16 Best Places To Sell Clothes Online

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What are the best places to sell clothes online? There are quite a few places, but not all of them work well. Whether someone has started a new clothing line or wants to sell their used clothes, a good marketing platform is essential to succeed.

Some of the best places to sell clothes online include Depop, Mercari, Tradesy, Poshmark, Etsy, and more. These online selling platforms are trustworthy and easy to navigate and use. Most places ask for a small fee when sellers make a sale every time. 

Below we have a complete guide on selling clothes online and making money. This will help sellers and buyers too. The platforms listed below are a great place to get started, whether you are selling some clothes that you’ve made yourself – or simply clearing out the wardrobe.

They are easy to use, so there is no hassle when posting new adverts, withdrawing money, or making sales. Let’s get started!

Here are the 16 of the best places to sell clothes online.

16 Best Places To Sell Clothes Online

Best places to sell clothes online

There are a number of different places where you can sell clothes online, from consignment shops to online marketplaces. And each has its own advantages and disadvantages. So which one is right for you?

Here’s a look at 16 of the best places to sell clothes online, along with their pros and cons:

1. Etsy


Sell clothes on Etsy

Etsy is a popular online marketplace for handmade and vintage items. If you’ve got clothes that fit into either of those categories, then Etsy is definitely worth considering.

The big advantage of Etsy is that it’s a well-established platform with a large audience. This means that you’re more likely to find buyers for your clothes on Etsy than on some of the other sites on this list.

Their prices are low, and they attract a ton of customers. Etsy only asks for a small commission from any sale and charges a 3% processing fee from the seller. Overall, sellers seem pretty satisfied with the marketplace. 

To increase the audience and reach more buyers, sellers need to network to get a higher ranking on Etsy. The higher the shop ranks, the higher the shop will appear in the search results.

Just remember that because Etsy is primarily a marketplace for handmade and vintage items, it might not be the best place to sell mass-produced clothing.

But for those of us sewing and making our own clothes? It’s great place to build a business!

2. Poshmark


Sell clothes on Poshmark

Poshmark is a social marketplace for fashion, similar to Etsy. But unlike Etsy, Poshmark focuses exclusively on clothing and accessories.

One of the things we love about Poshmark is that it doesn’t charge listing fees. So you can list as many items as you want without having to worry about any upfront costs. Poshmark also takes a smaller cut of your sales than Etsy does, so you’ll keep more of the profits.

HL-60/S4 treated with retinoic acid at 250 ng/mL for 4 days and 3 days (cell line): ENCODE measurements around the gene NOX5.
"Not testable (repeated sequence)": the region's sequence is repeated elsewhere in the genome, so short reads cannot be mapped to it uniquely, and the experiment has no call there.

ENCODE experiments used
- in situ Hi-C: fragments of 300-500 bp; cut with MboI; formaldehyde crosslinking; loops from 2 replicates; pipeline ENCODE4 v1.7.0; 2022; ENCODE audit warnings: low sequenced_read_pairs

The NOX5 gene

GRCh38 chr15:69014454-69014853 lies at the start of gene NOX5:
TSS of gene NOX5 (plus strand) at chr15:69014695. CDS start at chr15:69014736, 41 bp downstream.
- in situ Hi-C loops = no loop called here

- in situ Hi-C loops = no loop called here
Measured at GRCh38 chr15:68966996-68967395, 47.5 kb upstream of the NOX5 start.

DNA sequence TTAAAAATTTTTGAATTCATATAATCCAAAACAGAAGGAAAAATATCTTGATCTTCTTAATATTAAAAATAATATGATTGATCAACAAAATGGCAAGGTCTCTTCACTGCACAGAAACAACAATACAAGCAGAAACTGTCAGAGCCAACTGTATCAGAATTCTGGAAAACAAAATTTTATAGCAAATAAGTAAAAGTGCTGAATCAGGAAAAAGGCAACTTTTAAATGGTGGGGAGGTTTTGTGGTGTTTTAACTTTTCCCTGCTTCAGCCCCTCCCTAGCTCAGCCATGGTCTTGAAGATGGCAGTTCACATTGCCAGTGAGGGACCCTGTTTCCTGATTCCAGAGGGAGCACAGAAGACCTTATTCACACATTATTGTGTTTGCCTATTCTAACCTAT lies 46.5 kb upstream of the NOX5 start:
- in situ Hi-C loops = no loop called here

The downside of Poshmark is that it’s not quite as well-established as Etsy, so you might have a harder time finding buyers for your clothes. And because Poshmark is a social platform, you’ll need to put in some effort to build up a following before you start selling.

Sellers can establish their shop on a mobile app. Poshmark allows sellers to advertise used clothing (in good condition); however, the app is mainly geared towards selling and buying name brands and designer clothes.  

They provide sellers with prepaid shipping labels, so when the buyer pays for delivery, simply paste the waybill on the box or bag and wait for the delivery person to pick up the parcel.

3. The RealReal


Sell clothes on TheRealReal

The RealReal is an online consignment store for luxury fashion. If you’ve got high-end clothes (or prom dresses!) that you’re looking to sell, then The RealReal is definitely worth checking out.

The big advantage of The RealReal is that it specializes in luxury fashion. So if you’ve got designer clothes to sell, you’re more likely to find buyers on The RealReal than on some of the other sites on this list.

The platform is known for only selling classy name brands meaning Gucci, Chanel, Louis Vuitton, Miu Miu, and much more. Sellers can easily make around 80% of the resale price. 

The downside of The RealReal is that it’s a consignment store, so you won’t get paid until your clothes sell. And because it specializes in luxury fashion, it’s not the best place to sell mass-produced clothing.

Sellers can deliver the clothes to buyers via USPS or organize free pickup from their homes.

4. eBay


Sell clothes on eBay

eBay is one of the oldest and most well-known online marketplaces. If you’re looking for a platform with a large audience, they don’t come much bigger than eBay!

The big advantage of eBay is that it’s a well-established platform with a large audience. This means that you’re more likely to find buyers for your clothes on eBay than on some of the other sites on this list.

eBay allows the sale of any branded clothing, used clothing, or brand new clothing lines.

Many people suggest eBay because the marketplace does not charge for the first 250 item listings. However, afterward, they ask for 0.35% per listing, and when the item is sold, they charge 15% for items sold under $2,000 and 9% for items sold over $2,000. 

5. ASOS Marketplace


Sell clothes on ASOS

Asos Marketplace, another excellent platform for small businesses to sell their items, only charges a 10% commission on the sale price. On Asos Marketplace, people usually buy and sell vintage clothing and items. But there is no harm in advertising non-vintage clothes. 

Asos Marketplace is basically a thrift store that operates online. Sellers can make a nice profit from their sales. 

The downside of ASOS Marketplace is that it only accepts sellers from certain countries. So if you’re not in the UK, US, Canada, Australia, or New Zealand, you won’t be able to sell on ASOS Marketplace.

6. LePrix


Sell clothes on LePrix

LePrix offers a convenient online consignment experience, allowing you to sell clothes from the comfort of your own home. They also have a wide selection of designer labels, making it a great option if you’re looking to get rid of high-end pieces.

However, this is not the place to sell your handmade clothes and mid-range pieces!

7. ThredUp


Sell clothes on Thred-Up

ThredUp is an online consignment shop, which means that you send them your clothes and they sell them for you. You get a cut of the profits, and they handle all of the shipping and customer service.

It’s extremely easy. You just order a “clean out kit” from them, fill it up with clothes, and send it back. They take care of the rest.

One thing to keep in mind if selling your clothes on ThredUp is that they’re very selective about the clothes they accept. This is so you know that your items will actually sell, but it does reduce some of the options available to sellers.